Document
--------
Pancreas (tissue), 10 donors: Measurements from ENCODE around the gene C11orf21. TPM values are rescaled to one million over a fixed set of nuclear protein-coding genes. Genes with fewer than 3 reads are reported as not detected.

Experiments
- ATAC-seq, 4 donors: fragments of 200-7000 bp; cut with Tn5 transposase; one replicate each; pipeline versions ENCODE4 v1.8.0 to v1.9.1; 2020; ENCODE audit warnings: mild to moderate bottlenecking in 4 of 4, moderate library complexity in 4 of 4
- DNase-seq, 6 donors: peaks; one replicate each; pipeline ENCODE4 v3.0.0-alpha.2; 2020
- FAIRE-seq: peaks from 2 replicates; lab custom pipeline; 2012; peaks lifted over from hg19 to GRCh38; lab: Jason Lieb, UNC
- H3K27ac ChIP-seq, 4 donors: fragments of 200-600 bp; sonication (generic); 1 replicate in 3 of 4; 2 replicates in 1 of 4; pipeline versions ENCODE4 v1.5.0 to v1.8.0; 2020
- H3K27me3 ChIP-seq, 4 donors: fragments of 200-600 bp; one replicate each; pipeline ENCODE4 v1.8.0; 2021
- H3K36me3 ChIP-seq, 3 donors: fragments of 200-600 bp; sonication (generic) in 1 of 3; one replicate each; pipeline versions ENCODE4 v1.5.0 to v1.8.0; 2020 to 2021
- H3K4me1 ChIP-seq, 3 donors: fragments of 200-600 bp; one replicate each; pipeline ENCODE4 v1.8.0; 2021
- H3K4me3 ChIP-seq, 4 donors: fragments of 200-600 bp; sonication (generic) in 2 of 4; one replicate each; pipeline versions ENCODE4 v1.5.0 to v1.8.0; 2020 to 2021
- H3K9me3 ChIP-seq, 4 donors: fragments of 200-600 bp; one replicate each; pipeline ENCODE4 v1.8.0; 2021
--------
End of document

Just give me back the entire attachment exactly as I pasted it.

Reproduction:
Pancreas (tissue), 10 donors: Measurements from ENCODE around the gene C11orf21. TPM values are rescaled to one million over a fixed set of nuclear protein-coding genes. Genes with fewer than 3 reads are reported as not detected.

Experiments
- ATAC-seq, 4 donors: fragments of 200-7000 bp; cut with Tn5 transposase; one replicate each; pipeline versions ENCODE4 v1.8.0 to v1.9.1; 2020; ENCODE audit warnings: mild to moderate bottlenecking in 4 of 4, moderate library complexity in 4 of 4
- DNase-seq, 6 donors: peaks; one replicate each; pipeline ENCODE4 v3.0.0-alpha.2; 2020
- FAIRE-seq: peaks from 2 replicates; lab custom pipeline; 2012; peaks lifted over from hg19 to GRCh38; lab: Jason Lieb, UNC
- H3K27ac ChIP-seq, 4 donors: fragments of 200-600 bp; sonication (generic); 1 replicate in 3 of 4; 2 replicates in 1 of 4; pipeline versions ENCODE4 v1.5.0 to v1.8.0; 2020
- H3K27me3 ChIP-seq, 4 donors: fragments of 200-600 bp; one replicate each; pipeline ENCODE4 v1.8.0; 2021
- H3K36me3 ChIP-seq, 3 donors: fragments of 200-600 bp; sonication (generic) in 1 of 3; one replicate each; pipeline versions ENCODE4 v1.5.0 to v1.8.0; 2020 to 2021
- H3K4me1 ChIP-seq, 3 donors: fragments of 200-600 bp; one replicate each; pipeline ENCODE4 v1.8.0; 2021
- H3K4me3 ChIP-seq, 4 donors: fragments of 200-600 bp; sonication (generic) in 2 of 4; one replicate each; pipeline versions ENCODE4 v1.5.0 to v1.8.0; 2020 to 2021
- H3K9me3 ChIP-seq, 4 donors: fragments of 200-600 bp; one replicate each; pipeline ENCODE4 v1.8.0; 2021